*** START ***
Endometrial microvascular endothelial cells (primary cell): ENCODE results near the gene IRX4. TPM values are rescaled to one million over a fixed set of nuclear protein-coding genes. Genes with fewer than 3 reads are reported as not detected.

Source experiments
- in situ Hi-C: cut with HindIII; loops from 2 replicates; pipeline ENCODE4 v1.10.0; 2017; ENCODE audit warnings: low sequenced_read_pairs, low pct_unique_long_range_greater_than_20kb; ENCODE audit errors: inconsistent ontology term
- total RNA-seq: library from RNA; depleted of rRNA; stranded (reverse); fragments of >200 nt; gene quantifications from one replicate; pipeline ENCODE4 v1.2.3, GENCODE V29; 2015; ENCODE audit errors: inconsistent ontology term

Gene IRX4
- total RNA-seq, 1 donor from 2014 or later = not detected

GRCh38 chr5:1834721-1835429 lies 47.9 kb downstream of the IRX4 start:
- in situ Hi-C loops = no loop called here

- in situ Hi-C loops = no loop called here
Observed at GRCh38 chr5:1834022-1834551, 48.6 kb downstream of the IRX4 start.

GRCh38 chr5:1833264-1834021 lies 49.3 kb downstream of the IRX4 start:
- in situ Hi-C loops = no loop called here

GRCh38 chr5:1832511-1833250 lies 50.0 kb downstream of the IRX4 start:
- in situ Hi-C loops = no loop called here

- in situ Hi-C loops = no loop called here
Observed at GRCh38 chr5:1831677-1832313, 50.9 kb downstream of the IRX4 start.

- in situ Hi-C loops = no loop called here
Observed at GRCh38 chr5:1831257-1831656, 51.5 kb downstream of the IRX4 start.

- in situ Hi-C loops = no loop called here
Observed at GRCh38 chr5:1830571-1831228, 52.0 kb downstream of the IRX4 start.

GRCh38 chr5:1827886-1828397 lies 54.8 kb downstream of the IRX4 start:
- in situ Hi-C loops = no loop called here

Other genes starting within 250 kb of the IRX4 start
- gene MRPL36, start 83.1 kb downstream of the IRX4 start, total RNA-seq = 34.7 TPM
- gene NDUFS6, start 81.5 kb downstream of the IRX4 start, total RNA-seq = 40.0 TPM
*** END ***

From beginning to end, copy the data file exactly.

Endometrial microvascular endothelial cells (primary cell): ENCODE results near the gene IRX4. TPM values are rescaled to one million over a fixed set of nuclear protein-coding genes. Genes with fewer than 3 reads are reported as not detected.

Source experiments
- in situ Hi-C: cut with HindIII; loops from 2 replicates; pipeline ENCODE4 v1.10.0; 2017; ENCODE audit warnings: low sequenced_read_pairs, low pct_unique_long_range_greater_than_20kb; ENCODE audit errors: inconsistent ontology term
- total RNA-seq: library from RNA; depleted of rRNA; stranded (reverse); fragments of >200 nt; gene quantifications from one replicate; pipeline ENCODE4 v1.2.3, GENCODE V29; 2015; ENCODE audit errors: inconsistent ontology term

Gene IRX4
- total RNA-seq, 1 donor from 2014 or later = not detected

GRCh38 chr5:1834721-1835429 lies 47.9 kb downstream of the IRX4 start:
- in situ Hi-C loops = no loop called here

- in situ Hi-C loops = no loop called here
Observed at GRCh38 chr5:1834022-1834551, 48.6 kb downstream of the IRX4 start.

GRCh38 chr5:1833264-1834021 lies 49.3 kb downstream of the IRX4 start:
- in situ Hi-C loops = no loop called here

GRCh38 chr5:1832511-1833250 lies 50.0 kb downstream of the IRX4 start:
- in situ Hi-C loops = no loop called here

- in situ Hi-C loops = no loop called here
Observed at GRCh38 chr5:1831677-1832313, 50.9 kb downstream of the IRX4 start.

- in situ Hi-C loops = no loop called here
Observed at GRCh38 chr5:1831257-1831656, 51.5 kb downstream of the IRX4 start.

- in situ Hi-C loops = no loop called here
Observed at GRCh38 chr5:1830571-1831228, 52.0 kb downstream of the IRX4 start.

GRCh38 chr5:1827886-1828397 lies 54.8 kb downstream of the IRX4 start:
- in situ Hi-C loops = no loop called here

Other genes starting within 250 kb of the IRX4 start
- gene MRPL36, start 83.1 kb downstream of the IRX4 start, total RNA-seq = 34.7 TPM
- gene NDUFS6, start 81.5 kb downstream of the IRX4 start, total RNA-seq = 40.0 TPM